In accordance with national policies of that time, several imperial universities were established throughout Japan as the nation's highest education and research institutes. Thanks to enthusiastic activities by Osaka Prefecture Medical School President KUSUMOTO Chozaburo (2nd President of Osaka Imperial University) and the then Osaka governor SHIBATA Zenzaburo coupled with the support of many citizens, the calls to build a comprehensive university in Osaka (which was larger than Tokyo), were finally answered in 1931. Behind the birth of Osaka Imperial University, one must also credit the efforts by NISHIO Ikuji, the administrative official of Osaka Medical School. Thus, the imperial university that citizens in Osaka had longed for was finally established. In this way, Osaka Imperial University came into being through the efforts of citizens.

The imperial university's first president was a well-known physicist, NAGAOKA Hantaro. Looking back at that time, he said, "I made every possible effort to gather outstanding faculty members in order to make Osaka University the best university in Japan. I worked on fostering the momentum toward building a university focusing on research, especially research into industrial science." He also stressed his motto “Do not imitate others. Do things your own way.”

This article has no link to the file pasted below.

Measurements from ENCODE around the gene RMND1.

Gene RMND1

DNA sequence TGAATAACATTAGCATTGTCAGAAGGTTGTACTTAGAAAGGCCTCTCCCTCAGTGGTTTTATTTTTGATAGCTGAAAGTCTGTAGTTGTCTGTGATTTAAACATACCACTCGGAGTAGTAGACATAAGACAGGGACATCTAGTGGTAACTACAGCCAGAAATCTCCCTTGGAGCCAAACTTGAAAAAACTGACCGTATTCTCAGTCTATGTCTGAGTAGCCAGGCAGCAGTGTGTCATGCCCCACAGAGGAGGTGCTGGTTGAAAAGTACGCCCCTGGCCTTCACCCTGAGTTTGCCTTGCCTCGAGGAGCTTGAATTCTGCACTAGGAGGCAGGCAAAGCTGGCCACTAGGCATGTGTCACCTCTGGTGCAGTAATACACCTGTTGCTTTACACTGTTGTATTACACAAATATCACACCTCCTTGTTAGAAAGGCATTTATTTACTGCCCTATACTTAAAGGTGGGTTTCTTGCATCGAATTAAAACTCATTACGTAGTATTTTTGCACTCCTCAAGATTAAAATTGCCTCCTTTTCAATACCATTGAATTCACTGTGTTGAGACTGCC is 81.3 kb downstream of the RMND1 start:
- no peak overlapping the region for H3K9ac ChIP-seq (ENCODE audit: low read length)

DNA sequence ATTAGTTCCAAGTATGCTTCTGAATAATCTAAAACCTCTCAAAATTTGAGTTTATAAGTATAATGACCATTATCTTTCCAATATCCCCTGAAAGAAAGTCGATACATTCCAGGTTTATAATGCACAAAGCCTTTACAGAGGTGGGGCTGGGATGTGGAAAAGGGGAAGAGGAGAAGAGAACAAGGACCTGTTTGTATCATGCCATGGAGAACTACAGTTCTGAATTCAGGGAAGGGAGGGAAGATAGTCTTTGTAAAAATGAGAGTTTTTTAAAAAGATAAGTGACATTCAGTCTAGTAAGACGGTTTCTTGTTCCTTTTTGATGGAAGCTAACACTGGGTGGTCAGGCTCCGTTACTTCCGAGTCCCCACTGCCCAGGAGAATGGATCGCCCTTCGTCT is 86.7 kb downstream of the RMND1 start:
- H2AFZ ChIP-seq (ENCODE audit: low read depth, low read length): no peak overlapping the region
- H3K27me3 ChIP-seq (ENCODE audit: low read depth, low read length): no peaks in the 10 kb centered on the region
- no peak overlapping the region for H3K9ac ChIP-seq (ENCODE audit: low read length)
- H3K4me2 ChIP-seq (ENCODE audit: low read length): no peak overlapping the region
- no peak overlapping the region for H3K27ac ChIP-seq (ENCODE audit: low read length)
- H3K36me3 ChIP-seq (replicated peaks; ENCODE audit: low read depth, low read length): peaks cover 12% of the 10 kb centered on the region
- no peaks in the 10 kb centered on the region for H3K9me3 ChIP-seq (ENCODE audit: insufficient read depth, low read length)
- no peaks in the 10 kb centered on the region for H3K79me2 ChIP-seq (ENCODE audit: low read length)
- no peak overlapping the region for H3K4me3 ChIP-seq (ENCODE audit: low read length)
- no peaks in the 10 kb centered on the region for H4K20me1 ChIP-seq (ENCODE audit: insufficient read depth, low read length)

医学部  中之島

Osaka Technical School

Osaka Technical School, the second leading state industrial school after Tokyo Technical School, had been established in Tamae-cho, Kita-ku in 1896. (Persons familiar with woodblock printings and illustrations of famous spots in the Edo Period might find it interesting to note that there was a "tako-no-matsu" [octopus pine tree] situated near Osaka Technical School.)
In 1929, both Osaka Technical School and Tokyo Industrial High School were designated as colleges. Osaka Technical School became a state industrial college, Osaka Industrial School. In 1933, Osaka Technical School became the university's School of Engineering. Thus, Osaka Imperial University made a fresh start in 1933 with schools of medicine, science, and engineering. The School of Engineering was made up of seven departments of mechanical engineering, applied chemistry, zymurgy, metallurgy, shipbuilding, electric engineering, and applied science which, together, offered 26 courses.

Later the Research Institute for Microbial Diseases and the Institute of Scientific and Industrial Research were established thanks to generous grants from private donors. As the School of Engineering, the former Osaka Technical School made a great contribution to the development of Osaka which flourished as an industrial city and was nicknamed "Manchester of the Orient." Osaka Technical School had a department of brewage, the only one in Japan. Children from sake and soy sauce brewers studied there, contributing to the modernization of brewing in Japan.